DESCRIPTION (provided by applicant): Many emerging diseases are caused by zoonotic pathogens which spillover from wildlife reservoirs to humans following changes in demography, behavior or environment. Veterinarians can provide important input into research on emerging zoonoses, but specific training programs for these are lacking. The proposed training program will provide multidisciplinary training in molecular and serological diagnostic techniques and mathematical modeling of disease dynamics of a lethal zoonosis. Nipah virus (NiV) is a recently discovered, lethal, Class C potential bioterror pathogen with a case fatality rate of 40 - 79% in humans and for which no vaccines, nor clinically-proven therapies exist. Fruit bats (Pteropus spp.), have been identified as the natural reservoir for NiV and related viruses in Asia and Australia. Since 2001, NiV has caused five recognized outbreaks in Bangladesh and one in India. In contrast to Malaysia, where the virus first emerged, no intermediate animal host has been identified in Bangladesh, and there is evidence of direct bat-to-human transmission and person-to-person transmission.
The specific aims of this proposal are to: 1) Examine the distribution of NiV in flying foxes (Pteropus giganteus) in Bangladesh and bat migration among colonies by catching and testing bats for NiV using serological and molecular techniques, and satellite telemetry; 2) Test the hypothesis that seasonal NiV outbreaks in Bangladesh correspond to seasonal spikes in viral prevalence in fruit bat reservoirs during pregnancy and synchronous birthing, by conducting a longitudinal study within a bat colony in an area adjacent to a human NiV outbreak; and 3) Develop a parameterized predictive model for Nipah virus emergence in Bangladesh using data from this research to inform the model. I will co-analyse human epidemiological data with bat transmission data to identify specific temporal, spatial and contact risks for NiV spillover.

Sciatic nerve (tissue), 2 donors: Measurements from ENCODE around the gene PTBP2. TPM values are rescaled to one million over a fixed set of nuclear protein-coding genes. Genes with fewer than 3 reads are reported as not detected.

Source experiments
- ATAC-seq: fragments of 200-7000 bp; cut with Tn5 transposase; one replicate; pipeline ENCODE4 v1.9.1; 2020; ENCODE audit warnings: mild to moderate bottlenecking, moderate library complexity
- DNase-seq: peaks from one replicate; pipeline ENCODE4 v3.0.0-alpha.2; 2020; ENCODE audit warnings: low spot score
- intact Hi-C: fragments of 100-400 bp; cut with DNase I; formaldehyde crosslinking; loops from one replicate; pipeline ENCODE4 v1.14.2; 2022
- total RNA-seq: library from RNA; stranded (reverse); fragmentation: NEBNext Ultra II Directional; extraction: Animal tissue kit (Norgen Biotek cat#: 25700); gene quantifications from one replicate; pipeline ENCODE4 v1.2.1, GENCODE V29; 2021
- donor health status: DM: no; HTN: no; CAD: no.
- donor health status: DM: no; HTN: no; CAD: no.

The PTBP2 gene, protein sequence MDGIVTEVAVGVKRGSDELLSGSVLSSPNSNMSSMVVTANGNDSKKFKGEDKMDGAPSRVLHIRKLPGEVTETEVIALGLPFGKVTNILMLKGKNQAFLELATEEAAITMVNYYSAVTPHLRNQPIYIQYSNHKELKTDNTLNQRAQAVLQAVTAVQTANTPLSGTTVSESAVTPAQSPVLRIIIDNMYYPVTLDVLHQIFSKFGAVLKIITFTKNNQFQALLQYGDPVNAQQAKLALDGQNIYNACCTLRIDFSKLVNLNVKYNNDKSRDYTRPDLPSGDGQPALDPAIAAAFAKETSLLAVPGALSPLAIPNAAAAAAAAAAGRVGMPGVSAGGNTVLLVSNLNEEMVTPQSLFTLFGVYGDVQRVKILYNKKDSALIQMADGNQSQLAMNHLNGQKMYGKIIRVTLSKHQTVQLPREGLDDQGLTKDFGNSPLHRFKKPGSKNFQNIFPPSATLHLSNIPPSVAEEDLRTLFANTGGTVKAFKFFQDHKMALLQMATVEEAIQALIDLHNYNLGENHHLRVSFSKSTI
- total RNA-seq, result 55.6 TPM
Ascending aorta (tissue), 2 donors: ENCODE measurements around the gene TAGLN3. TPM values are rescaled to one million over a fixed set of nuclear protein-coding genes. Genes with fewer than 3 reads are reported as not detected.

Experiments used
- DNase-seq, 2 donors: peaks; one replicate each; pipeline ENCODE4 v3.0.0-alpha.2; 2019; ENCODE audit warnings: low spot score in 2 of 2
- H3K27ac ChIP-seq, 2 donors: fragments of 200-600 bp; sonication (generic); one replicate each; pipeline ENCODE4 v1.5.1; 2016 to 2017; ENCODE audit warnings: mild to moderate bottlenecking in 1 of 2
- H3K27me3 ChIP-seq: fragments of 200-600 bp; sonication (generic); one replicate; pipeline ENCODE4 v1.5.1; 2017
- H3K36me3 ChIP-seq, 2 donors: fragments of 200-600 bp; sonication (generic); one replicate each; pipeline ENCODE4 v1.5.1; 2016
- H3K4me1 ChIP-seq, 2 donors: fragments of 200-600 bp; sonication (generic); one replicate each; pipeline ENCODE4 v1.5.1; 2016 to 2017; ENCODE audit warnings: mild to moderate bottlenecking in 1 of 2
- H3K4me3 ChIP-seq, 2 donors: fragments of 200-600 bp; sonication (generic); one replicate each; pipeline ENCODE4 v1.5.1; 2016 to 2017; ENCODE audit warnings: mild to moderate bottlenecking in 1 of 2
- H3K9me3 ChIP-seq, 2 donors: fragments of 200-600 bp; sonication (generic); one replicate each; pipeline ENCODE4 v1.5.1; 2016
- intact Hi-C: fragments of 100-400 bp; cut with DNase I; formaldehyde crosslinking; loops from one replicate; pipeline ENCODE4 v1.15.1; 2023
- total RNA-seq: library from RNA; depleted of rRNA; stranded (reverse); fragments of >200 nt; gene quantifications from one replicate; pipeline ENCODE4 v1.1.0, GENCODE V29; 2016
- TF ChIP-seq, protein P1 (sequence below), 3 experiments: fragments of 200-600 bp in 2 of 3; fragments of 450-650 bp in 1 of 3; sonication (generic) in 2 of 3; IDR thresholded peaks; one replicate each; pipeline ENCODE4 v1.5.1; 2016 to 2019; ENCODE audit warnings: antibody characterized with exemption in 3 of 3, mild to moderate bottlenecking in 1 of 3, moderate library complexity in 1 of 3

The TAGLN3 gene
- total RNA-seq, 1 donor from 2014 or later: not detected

Results from this study can be used to inform public health policy for the prevention of Nipah virus outbreaks. Ultimately, I hope to create a model for identifying "hotspots" of high risk for NiV outbreaks in Bangladesh which can then be extrapolated to other countries where fruit bats occur such as India. This training program will provide a unique opportunity to develop my skills as a veterinary epidemiologist so that I can design and lead future research on the causes of zoonotic disease emergence.